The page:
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A previous study showed that enriched housing increased disease resilience of piglets. The present study assessed whether disease resilience could be associated with housing-induced changes in gut microbiota composition. We studied the microbiota of piglet faeces at weeks 2, 4, 5, 7, and 9 after birth, and of the lumen of jejunum, ileum, and colon at week 9 by 16S rRNA gene sequencing, as well as various immunological parameters, comparing 8 piglets per group in enriched (E) and standard barren (B) housing, respectively. Piglets were weaned after sampling at week 4. Enriched housing provided double space and rooting substrate of peat and wood shavings.Both in faeces and gut luminal contents, and regardless of group or time point, the microbiota of individual piglets was dominated by Firmicutes, with Lactobacillusbeing in general the most predominant genus. Groups did not differ in overall community structure and composition in faeces or gut luminal contents. Before weaning, the faecal microbiota of piglets was numerically more diverse in E than in B, and inter-individual distance in microbiota composition within E was larger than within B. After weaning, these differences between groups became smaller. Ileal (week9) microbiota showed distinct grouping of B and E group animals when using Principal Coordinate Analysis of weighted Unifrac and Bray-Curtis distances (p<0.05). Moreover, inter-individual variation for ileum and colon communities was clearly lower within E than within B (p<0.005). Next step is to link these results to the performance, behavioural, and immunological parameters studied in both groups.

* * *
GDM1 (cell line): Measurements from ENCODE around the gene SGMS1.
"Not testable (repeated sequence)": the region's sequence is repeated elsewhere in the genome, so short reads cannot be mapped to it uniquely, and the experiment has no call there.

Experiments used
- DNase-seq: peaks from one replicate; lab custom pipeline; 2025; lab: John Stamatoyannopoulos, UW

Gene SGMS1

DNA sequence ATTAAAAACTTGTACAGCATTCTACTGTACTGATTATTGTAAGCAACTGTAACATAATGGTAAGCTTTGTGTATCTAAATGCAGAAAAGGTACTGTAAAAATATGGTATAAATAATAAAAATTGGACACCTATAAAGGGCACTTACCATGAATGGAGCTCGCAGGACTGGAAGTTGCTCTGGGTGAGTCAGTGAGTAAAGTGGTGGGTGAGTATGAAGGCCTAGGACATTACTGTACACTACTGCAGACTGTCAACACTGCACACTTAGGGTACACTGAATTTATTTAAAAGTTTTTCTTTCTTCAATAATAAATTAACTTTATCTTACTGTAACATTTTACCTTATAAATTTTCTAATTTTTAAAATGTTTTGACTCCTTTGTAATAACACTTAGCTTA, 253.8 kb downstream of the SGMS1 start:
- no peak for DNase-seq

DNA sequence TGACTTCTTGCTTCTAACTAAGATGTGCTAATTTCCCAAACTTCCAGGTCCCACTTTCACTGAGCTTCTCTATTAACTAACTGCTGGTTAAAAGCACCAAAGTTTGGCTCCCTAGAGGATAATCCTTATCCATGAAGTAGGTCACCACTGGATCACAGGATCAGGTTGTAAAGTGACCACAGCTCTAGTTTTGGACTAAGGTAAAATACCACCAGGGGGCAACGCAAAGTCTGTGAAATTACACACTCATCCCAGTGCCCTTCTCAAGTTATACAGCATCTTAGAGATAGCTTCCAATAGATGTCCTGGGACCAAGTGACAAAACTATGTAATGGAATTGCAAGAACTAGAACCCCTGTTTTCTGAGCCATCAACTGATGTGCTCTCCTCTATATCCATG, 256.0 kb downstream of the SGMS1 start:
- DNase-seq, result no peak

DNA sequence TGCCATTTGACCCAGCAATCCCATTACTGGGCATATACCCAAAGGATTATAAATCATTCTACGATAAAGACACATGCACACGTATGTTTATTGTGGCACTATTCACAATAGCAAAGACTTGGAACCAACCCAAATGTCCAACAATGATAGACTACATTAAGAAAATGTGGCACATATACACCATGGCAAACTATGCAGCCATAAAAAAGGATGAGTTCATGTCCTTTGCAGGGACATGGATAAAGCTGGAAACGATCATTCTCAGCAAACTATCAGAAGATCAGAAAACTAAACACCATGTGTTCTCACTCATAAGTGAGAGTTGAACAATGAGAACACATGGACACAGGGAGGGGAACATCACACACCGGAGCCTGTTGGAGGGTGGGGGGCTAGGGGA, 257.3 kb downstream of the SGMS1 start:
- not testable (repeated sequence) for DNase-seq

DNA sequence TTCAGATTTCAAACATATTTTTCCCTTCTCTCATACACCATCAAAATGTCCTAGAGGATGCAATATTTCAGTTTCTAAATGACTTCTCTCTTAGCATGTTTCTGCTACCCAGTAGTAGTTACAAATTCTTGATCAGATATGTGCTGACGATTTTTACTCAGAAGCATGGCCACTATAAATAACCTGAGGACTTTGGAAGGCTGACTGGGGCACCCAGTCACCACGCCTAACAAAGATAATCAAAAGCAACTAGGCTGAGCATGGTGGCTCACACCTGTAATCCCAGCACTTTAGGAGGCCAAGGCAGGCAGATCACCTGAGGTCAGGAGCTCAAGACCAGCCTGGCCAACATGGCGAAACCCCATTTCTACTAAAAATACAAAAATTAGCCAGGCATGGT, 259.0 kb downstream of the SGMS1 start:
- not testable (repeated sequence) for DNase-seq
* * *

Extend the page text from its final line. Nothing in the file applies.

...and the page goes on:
|Publication status||Published - 21 Aug 2018|
|Event||14th International Symposium Digestive Physiology of Pigs, Brisbane, Australia 2018 - Brisbane, Australia|
Duration: 21 Aug 2019 → 24 Aug 2019
|Conference||14th International Symposium Digestive Physiology of Pigs, Brisbane, Australia 2018|
|Period||21/08/19 → 24/08/19|